- MUD jeans
Already led in 2013 Patagonia embarks on the Worn Wear program to extend the life of garments. The goal: longevity to avoid CO2 emissions and garbage. This is done by conducting annual Worn Wear tours, where teams in different cities repair zippers, tears, buttons and much more.
Source & Copyright by Patagonia
As a circular Brand ensures MUD Jeans all sold Denim remain in the cycle of the brand. Means: It goes without saying that consumers can return their worn clothing. The special clue, however, lies in the holistic approach of the brand. In addition to the label's own pieces, MUD Jeans also accepts clothing from other brands. These must be 98% off cotton pass to qualify for the Recycling Partner in Valencia. Another denim recycling program is offered by Rag & Bone New York.
Source & Copyright by MUD Jeans
In 2021, Timberland took another step in that direction circularity and launched the global take back program Timberloop™. As part of this, customers can now buy shoes, clothing and accessories in various Timberland stores. There, the fashion is either repaired to on a Second hand platform to be resold or upcycled to make new products.
Source & Copyright by Timberland
Take Back Programs with Incentives: Is It All Appearance?
It is a noteworthy, inspiring and guaranteed positive development of the fashion industry that is growing more and more labels approach the concept of a circular economy. Still, there are concerns that take-back programs are not a solution to the industry's underlying problem. How so? Especially with fashion giants like Nike, Adidas or Timberland lack transparency. What happens to the clothing donations as soon as they reach the recycling container?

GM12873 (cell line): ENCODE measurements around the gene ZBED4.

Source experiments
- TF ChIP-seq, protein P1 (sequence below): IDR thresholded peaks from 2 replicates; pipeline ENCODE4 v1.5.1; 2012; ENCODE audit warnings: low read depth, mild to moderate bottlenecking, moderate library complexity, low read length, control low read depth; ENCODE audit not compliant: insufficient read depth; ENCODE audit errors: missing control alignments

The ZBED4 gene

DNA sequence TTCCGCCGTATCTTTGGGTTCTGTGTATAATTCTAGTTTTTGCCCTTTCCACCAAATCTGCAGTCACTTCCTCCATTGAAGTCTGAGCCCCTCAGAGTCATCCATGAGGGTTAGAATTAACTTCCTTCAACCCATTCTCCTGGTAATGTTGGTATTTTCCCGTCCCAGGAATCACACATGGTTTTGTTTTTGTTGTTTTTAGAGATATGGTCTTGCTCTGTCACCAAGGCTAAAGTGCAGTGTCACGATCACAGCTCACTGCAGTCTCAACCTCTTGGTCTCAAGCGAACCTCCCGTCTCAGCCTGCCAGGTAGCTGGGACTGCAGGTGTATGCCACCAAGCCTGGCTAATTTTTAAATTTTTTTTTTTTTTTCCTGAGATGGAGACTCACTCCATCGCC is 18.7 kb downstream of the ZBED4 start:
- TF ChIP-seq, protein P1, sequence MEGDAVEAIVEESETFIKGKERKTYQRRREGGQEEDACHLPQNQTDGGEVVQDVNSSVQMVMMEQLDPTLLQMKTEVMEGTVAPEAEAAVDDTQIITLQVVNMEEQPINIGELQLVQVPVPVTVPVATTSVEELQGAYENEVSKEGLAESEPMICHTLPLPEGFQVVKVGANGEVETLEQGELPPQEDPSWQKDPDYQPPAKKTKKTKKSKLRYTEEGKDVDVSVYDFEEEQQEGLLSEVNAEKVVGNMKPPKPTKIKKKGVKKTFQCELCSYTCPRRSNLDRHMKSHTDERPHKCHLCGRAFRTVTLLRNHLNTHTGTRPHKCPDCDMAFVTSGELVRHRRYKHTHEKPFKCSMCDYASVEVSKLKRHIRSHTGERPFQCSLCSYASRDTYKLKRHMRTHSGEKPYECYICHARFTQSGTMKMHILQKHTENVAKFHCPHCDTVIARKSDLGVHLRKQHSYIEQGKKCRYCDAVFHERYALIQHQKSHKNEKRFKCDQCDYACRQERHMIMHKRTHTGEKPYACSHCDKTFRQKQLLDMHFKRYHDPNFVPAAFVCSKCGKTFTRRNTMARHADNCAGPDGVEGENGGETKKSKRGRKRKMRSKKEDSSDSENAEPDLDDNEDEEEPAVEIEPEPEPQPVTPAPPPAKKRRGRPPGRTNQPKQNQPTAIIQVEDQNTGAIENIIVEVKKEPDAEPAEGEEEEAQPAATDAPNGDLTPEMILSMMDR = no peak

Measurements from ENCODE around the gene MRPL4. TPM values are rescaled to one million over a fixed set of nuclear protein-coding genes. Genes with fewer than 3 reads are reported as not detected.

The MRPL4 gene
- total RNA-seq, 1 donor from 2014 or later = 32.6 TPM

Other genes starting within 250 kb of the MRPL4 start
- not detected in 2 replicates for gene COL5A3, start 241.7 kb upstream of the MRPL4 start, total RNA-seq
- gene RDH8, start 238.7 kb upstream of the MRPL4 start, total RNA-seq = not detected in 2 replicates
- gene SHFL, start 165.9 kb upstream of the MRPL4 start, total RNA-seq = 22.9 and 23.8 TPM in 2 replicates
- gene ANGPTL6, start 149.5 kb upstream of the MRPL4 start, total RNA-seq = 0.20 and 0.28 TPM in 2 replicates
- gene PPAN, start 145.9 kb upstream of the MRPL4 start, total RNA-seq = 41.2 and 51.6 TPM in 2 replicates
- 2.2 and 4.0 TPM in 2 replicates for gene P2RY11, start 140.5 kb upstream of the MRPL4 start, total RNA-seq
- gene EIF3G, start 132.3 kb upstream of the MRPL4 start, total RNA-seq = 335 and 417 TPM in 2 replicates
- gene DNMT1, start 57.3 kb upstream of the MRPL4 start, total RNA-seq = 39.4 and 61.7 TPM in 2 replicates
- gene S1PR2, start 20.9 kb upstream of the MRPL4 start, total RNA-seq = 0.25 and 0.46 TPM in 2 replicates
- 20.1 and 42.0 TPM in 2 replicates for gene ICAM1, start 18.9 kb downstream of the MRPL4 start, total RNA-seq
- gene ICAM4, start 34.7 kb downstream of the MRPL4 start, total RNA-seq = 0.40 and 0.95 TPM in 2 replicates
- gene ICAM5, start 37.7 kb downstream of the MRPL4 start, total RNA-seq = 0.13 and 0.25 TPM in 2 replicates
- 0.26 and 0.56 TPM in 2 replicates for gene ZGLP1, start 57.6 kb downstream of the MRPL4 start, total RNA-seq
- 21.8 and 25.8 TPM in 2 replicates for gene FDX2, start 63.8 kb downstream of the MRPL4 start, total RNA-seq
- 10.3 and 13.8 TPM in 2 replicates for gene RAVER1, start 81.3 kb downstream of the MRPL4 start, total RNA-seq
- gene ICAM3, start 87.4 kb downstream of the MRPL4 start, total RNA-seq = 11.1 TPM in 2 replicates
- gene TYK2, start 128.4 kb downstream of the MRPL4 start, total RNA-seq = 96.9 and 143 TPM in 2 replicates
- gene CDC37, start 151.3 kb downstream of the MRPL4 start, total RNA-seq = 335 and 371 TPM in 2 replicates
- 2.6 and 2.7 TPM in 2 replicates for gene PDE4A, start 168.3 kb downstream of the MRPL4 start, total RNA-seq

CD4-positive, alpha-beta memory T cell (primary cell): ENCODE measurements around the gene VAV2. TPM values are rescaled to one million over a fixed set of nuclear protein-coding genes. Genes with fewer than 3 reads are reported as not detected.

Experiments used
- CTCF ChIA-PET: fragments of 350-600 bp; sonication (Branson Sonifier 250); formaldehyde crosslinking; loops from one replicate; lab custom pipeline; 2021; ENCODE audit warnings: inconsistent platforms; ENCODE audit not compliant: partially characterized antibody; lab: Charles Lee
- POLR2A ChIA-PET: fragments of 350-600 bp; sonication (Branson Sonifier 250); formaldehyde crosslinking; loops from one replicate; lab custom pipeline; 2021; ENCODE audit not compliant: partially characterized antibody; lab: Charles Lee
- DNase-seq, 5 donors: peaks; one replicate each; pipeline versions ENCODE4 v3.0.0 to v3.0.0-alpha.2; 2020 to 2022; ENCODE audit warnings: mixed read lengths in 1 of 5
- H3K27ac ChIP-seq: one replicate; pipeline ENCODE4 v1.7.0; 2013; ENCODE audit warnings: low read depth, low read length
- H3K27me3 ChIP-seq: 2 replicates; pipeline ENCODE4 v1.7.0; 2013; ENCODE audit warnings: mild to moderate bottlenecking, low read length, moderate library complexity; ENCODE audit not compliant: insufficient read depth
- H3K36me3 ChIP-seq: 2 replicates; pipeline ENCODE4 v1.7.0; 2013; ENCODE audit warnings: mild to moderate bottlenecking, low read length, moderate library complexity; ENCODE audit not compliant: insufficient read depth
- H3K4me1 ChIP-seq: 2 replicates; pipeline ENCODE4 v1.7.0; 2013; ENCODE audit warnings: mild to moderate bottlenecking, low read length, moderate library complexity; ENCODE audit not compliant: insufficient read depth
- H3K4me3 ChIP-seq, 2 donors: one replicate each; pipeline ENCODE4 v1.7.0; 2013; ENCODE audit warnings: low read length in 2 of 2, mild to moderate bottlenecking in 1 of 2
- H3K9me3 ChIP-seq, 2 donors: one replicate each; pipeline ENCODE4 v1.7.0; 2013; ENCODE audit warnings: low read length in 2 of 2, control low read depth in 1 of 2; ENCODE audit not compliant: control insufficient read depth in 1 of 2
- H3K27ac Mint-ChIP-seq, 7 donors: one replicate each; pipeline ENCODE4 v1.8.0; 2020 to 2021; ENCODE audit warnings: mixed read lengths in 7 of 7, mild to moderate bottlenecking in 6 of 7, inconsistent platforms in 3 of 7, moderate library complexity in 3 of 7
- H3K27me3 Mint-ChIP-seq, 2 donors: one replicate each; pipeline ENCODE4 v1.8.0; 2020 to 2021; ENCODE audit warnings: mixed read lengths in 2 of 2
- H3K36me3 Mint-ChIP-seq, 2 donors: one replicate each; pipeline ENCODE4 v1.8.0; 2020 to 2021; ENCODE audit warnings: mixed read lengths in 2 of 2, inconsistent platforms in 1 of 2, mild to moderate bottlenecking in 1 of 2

Too often the processes of Brands not transparent enough and only provide a lack of information about the recycling process. It therefore remains unclear what percentage of the submitted garments are resold, reused or fully recycled and refurbished.
Investigative commitment to sustainability
As the sneaker hunt research project makes clear, the positive appearance of 2nd Life programs is often deceptive. As part of their investment, the team of journalists found that only shoes that are in very good condition have a real chance of qualifying for recycling programs. That means: condition becomes the selection criterion. Landed accordingly sneakers with heavy wear and tear just in landfills Africa. Recycling non-existent.
And now? To give back or not to give back
For consumers, journalistic research means that returning clothes in good condition makes sense in the first place. Worn out items can be thrown in the trash if no one in your circle of friends or family is interested. This is better than the CO2-polluted transport to developing countries due to the lack of functioning waste management suffer more from pollution.
And in general? Even if take-back programs are not the solution to all the problems in the fashion industry, they contribute to more sustainability in the industry. However, a step in the right direction would be to make take-back programs more transparent in the future, in order to guarantee customers an insight into the recycling processes and to define criteria for returning items of clothing.